CaseMain findingsLessons learnt
South Africa The key factors in successful implementation of FBW and FBS are good planning; the honest assessment of water service authorities capacity and consequential contracting of experts to fulfil the role and responsibilities the providers cannot fill; political support for those policies; and accountability. Even with good planning, resources have to be made available to allow proper implementation in vulnerable areas. There is a requirement to build and retain resources (e.g. human and financial) for due policy implementation and management. 
Vietnam A typical case for a developing country where the Government maintains water tariffs at low levels under an IBT, perhaps to attend the needs of the low-income population group. With current O&M budgets set at rates which are very low by international comparisons, these would not enable utilities to maintain acceptable levels of service, thus it is not the desirable way forward to sustain water business in the country. 
Malaysia A brave step in reforming the WS governance (from a disorganized situation at state and federal levels) can enhance coordination and improve management, in situations with or without private participation. Depending on the situation, a federal act may be a relevant solution to promote new policies. In this case, moving competencies from state to federal level, may bring the opportunity to apply more suitable pricing policies (hopefully). 
Singapore In summary, Singapore presents a successful case where combined management, coordination and policy coherence seek full-cost recovery. Singapore follows the same approach as Australia in moving away from IBT towards VL-based structures to ensure full-cost recovery. These types of tariffs may raise affordability problems, nonetheless, rebate schemes may prove a valuable solution. 
Australia Sets an ideal example with its mature water business where water tariffs reflect LRMC, thereby ensuring sustainability of businesses in the future. The step of considering ‘customer participation’ as a focal point in the regulatory process. To consider synergetic approaches besides pricing policies. Although the pricing principles are set at national level, at local level, the situation may be different, with ‘politicized’ situations. There may be a need for capacity building at local level. 
Europe Common guidelines are an important point when trying to improve transnational relations, and to make sure there is a reliable cost recovery that leads to suitable service levels. The case of tariff recommendations may be important for capacity building. Furthermore, there is a need to avoid mixing water policies with other matters (case of Ireland) while promoting a proper knowledge dissemination across customers.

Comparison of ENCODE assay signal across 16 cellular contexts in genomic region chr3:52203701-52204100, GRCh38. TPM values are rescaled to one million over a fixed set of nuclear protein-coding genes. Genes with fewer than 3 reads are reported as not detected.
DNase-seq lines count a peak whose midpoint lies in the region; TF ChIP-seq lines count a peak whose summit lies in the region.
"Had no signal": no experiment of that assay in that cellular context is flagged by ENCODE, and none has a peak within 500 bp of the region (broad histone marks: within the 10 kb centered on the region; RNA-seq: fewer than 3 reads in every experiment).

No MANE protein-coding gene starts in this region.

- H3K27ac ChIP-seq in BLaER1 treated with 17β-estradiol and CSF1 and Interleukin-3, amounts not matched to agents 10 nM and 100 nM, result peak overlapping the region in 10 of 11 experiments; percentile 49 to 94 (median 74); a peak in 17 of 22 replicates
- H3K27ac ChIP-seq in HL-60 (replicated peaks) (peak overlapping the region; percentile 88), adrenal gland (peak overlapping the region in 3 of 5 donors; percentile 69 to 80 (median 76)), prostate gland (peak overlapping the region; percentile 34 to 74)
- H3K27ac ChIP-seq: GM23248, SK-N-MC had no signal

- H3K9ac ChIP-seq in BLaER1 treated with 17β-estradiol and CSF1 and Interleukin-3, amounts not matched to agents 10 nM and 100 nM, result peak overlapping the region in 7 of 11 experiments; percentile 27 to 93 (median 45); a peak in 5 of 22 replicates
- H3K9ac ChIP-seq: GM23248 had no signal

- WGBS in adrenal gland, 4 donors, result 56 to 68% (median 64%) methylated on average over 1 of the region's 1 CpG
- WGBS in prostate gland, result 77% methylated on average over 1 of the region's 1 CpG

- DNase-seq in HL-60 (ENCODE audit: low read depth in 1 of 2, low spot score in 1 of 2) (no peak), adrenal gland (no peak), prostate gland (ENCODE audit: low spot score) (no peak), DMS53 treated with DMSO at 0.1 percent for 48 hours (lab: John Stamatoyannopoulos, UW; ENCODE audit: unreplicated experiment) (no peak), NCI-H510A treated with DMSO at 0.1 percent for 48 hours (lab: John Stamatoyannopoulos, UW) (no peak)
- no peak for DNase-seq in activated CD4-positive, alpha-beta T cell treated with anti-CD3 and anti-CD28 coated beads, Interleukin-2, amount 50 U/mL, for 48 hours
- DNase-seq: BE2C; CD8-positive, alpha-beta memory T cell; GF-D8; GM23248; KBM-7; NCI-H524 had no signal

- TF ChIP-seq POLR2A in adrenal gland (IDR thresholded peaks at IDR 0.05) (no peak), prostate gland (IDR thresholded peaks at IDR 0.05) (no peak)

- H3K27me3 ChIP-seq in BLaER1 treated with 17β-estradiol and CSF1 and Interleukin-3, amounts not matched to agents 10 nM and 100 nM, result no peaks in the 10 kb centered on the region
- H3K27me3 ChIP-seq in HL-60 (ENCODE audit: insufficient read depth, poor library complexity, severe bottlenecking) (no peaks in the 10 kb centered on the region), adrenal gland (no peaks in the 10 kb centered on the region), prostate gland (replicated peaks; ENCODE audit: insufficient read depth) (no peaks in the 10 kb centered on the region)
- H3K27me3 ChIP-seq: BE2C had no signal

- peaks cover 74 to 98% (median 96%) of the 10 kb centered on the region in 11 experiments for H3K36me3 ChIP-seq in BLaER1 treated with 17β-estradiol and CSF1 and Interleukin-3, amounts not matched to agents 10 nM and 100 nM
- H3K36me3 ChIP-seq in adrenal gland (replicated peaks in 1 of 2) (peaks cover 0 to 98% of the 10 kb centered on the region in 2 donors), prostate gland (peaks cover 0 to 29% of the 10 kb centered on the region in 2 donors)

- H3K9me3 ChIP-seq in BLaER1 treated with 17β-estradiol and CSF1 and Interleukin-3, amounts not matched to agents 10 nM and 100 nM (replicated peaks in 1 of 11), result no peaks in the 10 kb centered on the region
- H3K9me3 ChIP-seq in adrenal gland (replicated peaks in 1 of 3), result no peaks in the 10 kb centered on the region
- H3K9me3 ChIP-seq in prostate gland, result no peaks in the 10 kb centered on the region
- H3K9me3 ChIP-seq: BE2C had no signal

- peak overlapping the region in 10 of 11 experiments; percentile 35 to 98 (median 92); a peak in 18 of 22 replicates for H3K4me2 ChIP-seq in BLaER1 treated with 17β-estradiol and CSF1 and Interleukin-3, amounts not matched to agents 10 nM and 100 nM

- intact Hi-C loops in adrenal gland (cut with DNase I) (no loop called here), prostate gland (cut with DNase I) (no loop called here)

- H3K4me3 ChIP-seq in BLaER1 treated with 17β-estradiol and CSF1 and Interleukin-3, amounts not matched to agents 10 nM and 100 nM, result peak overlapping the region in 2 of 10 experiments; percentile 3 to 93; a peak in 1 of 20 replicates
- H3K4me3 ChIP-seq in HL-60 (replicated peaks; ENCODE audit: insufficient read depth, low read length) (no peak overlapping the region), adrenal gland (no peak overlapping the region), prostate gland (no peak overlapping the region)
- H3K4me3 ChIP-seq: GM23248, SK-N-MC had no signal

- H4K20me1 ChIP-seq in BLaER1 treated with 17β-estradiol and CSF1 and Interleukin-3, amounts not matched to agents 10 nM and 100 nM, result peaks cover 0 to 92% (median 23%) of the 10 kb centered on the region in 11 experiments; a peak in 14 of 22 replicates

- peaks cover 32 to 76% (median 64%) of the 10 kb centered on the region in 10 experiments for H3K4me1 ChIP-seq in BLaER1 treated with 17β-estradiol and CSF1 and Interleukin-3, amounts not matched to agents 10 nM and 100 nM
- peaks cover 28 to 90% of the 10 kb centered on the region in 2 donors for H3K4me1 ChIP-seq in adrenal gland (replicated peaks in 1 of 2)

KEY RECOMMENDATIONS AND WAYS FORWARD

The first overall recommendation is that tariffs should be designed in accordance with each country and/or municipality circumstances. In general, one should aim for suitable mechanisms to protect the poor and vulnerable, and (as necessary) differentiate tariffs by categories of consumers, with a cost recovery viewpoint. In terms of tariff mechanism choices, each mechanism has its own strengths and weaknesses, with some countries, usually high-income countries, preferring to move away from IBT towards VL-based rates, while others, usually middle-income countries, are aiming to maintain IBT. Again, all approaches can be effective in their own way to address the specific problems that each situation presents.

Water tariffs are instrumental to manage supply and demand of limited water resources. Based on policy and mechanisms applied elsewhere (i.e. case studies), the following key recommendations have been summarized to support decision makers in tariff design, management and implementation to pave the way towards water security.

Adopt an integrated approach to water resources management

Sustainable and equitable water management can only be achieved with an integrated, and holistic approach that addresses all aspects of WS including management, institutional, policy as well as stakeholders' integration:

  • Management integration refers to the management of the water cycle in its entirety. Both in terms of services and technical/technological choices. Starting with sources (i.e. taking into account whether or not sources are scarce and depletable), until final release back to the environment, namely considering the cost of pollution and sanitation management. Singapore sets a good example in this regard, as the much higher production costs of next available water sources as well as final treatment before disposal have been incorporated into its water tariffs. Afterwards, come the technical choices for combined management (e.g. centrally piped technology or distributed systems; grey infrastructures or nature-based solutions), and required business model and institutional arrangement.